Tuesday, 25 October 2011

Notes on a Well-Known Songster

Popular Science News appears to be a new publication added to Verrill’s publications. It may have only been in existence for the year 1902, probably an offshoot of Popular Science.

Notes on a Well-Known Songster

A. Hyatt Verrill

Popular Science News; Nov 1, 1902; researched by Alan Schenker, digitized by Doug Frizzle, October 2011.

Photos from life by A. Hyatt Verrill,

THROUGHOUT the eastern states, wherever brushy pasture or brambly thicket afford a suitable home, the catbird dwells. From the first warm days of earliest spring, until the frosty autumn mornings skim the woodland pools with a delicate shimmer of ice, he is in evidence. In the early morning and late afternoon, his loud musical song, which for variety and richness rivals that of the Mockingbird, is poured forth from fence-post or tree top, while during the day his queer feline "meow" greets each and every intruder on his domains. Sociable in disposition, attractive in appearance, with his odd voice and well-developed intellect, it is a wonder his habits and economic value are so little known or studied. Many a farmer will tell you that he robs the granaries and commits depradations on fruit and berries. Moreover, the black character given him by the rustics is further augmented by many persons who aver that he destroys and devours the eggs and young of other birds.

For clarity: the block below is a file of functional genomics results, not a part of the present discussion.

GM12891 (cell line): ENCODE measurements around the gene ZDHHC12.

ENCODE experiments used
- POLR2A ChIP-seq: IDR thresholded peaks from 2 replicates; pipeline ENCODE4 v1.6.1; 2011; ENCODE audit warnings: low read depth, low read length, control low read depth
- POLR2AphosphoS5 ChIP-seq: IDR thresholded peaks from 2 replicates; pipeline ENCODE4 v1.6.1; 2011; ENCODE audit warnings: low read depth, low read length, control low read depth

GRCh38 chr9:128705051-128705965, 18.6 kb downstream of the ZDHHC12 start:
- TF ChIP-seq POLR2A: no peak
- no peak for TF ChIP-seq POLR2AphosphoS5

Suppose he does occasionally help himself to the farmers' plentiful stores, must we forget the fact that he raises on an average 12 young each year, the hungry mouths of which he keeps constantly supplied with caterpillars, grubs and other insects, which would do the farmers' crops far greater injury than all the catbirds of the neighborhood? As to his destroying bird homes, I can never believe him guilty. Often a catbird will build her nest and raise her brood close to that of some small warbler or sparrow, but in such cases I never knew of the neighbor's nest being disturbed. Moreover, they seem tender-hearted creatures, and are the first to show anxiety when the cry of a young or wounded bird is heard. Let us give them the benefit of the doubt until their actual guilt is proven, and even then may there not be outlaws and criminals with perverted tastes and instincts in birdland as well as elsewhere?